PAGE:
“I was able to find translations of letters by Richard and Saladin in biographies of both men. Information about Richard’s charters were contained in The Itinerary of King Richard I, by Lionel Landon, which allowed me to track Richard’s whereabouts on any given date. I found this to be an invaluable source while researching Lionheart.”
“It was unusual for medieval chroniclers to be at the scene of battles and their accounts had an immediacy that I’d encountered only once before,” says Penman, “when reading descriptions of the murder of Thomas Becket by men who’d actually been with him in Canterbury Cathedral that day.”
“When the Saracen chronicler, Baha al-Din, wrote of Richard storming ashore at Jaffa, a sword in one hand, a crossbow in the other, it was memorable to me because I knew Baha al-Din had been at Jaffa to see Richard’s assault for himself,” says Penman. “It is fortunate that I wrote Lionheart when I did, though, for had I attempted it twenty years ago, none of these rich sources would have been available to me. They were not translated from Latin or Arabic until fairly recently.”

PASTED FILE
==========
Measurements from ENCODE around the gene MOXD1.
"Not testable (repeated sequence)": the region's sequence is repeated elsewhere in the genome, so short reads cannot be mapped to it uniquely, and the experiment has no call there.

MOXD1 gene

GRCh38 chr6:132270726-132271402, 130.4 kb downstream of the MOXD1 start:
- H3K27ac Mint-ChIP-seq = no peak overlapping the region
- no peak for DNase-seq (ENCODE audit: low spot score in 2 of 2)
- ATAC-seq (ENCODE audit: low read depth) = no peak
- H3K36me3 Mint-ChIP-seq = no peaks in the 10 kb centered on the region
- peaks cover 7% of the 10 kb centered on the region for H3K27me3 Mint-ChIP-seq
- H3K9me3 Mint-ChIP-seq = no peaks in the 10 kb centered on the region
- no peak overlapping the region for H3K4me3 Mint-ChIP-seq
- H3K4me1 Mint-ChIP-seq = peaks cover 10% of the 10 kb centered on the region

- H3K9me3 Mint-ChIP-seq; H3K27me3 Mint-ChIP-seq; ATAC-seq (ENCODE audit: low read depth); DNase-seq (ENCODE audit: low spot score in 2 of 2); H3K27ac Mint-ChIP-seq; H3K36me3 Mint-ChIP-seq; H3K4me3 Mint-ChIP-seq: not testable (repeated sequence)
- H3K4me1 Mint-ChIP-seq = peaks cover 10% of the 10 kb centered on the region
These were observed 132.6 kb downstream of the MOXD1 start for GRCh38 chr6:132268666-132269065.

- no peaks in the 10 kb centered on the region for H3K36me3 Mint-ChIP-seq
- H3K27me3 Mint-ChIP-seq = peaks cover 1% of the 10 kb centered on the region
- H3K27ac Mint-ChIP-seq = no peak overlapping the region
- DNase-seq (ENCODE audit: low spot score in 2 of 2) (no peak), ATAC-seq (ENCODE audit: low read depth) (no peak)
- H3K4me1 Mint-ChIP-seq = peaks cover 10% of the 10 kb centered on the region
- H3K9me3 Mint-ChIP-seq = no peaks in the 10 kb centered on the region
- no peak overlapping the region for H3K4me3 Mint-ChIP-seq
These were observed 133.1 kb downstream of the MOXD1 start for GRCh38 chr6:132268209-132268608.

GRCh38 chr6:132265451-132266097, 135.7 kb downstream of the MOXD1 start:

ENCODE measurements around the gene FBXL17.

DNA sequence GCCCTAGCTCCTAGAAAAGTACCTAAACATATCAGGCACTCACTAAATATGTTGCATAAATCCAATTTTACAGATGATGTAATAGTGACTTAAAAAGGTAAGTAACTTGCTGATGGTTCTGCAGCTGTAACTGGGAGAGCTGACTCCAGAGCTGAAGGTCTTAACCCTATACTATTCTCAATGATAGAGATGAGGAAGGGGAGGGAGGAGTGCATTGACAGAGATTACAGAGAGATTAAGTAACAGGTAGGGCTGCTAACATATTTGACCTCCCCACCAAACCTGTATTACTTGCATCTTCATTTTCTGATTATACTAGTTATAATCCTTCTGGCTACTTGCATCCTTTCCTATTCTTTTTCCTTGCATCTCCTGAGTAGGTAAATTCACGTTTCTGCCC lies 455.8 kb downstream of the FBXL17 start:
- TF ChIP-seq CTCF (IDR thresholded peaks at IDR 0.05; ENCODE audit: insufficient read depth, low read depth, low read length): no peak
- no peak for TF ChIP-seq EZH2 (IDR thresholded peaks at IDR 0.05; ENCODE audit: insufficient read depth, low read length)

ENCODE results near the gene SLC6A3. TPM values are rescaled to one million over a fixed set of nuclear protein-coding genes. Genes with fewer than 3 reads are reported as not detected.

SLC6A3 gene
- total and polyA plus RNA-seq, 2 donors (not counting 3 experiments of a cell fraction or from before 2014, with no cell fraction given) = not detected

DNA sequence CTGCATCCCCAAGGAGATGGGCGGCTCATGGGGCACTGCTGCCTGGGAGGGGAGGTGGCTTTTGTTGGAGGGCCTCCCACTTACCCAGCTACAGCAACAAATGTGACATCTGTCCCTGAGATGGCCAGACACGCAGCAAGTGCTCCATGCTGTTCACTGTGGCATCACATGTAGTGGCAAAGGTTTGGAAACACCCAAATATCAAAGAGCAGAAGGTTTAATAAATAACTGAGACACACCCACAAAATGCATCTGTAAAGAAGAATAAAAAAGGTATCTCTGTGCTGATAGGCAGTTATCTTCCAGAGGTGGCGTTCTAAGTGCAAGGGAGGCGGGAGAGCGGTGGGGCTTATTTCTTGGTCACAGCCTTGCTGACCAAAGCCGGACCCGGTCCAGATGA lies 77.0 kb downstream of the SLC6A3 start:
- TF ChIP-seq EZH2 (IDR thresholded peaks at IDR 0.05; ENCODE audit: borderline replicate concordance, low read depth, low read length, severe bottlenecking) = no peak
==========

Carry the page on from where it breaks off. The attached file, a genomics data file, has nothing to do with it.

“I relied upon medieval chronicles whenever possible,” says Penman. “They are not always accurate. Sometimes they reported rumors as fact, and they had their own biases, of course. They are such an odd mix of the familiar and the foreign. A chronicler will spend pages complaining about corrupt sheriffs, bad roads, and high prices. Then he will casually mention that two green children were found in Kent. Or, my own favorite medieval chronicle entry, one tells us when King Richard was released from Purgatory, 37 years after his death.”
“I think it is very important for historical novelists to strive for as much accuracy as is humanly possible when writing of people who actually lived,” says Penman. “Obviously there is much we do not know about a time so far removed from our own. Historical novelists must, of necessity do what I call filling in the blanks.”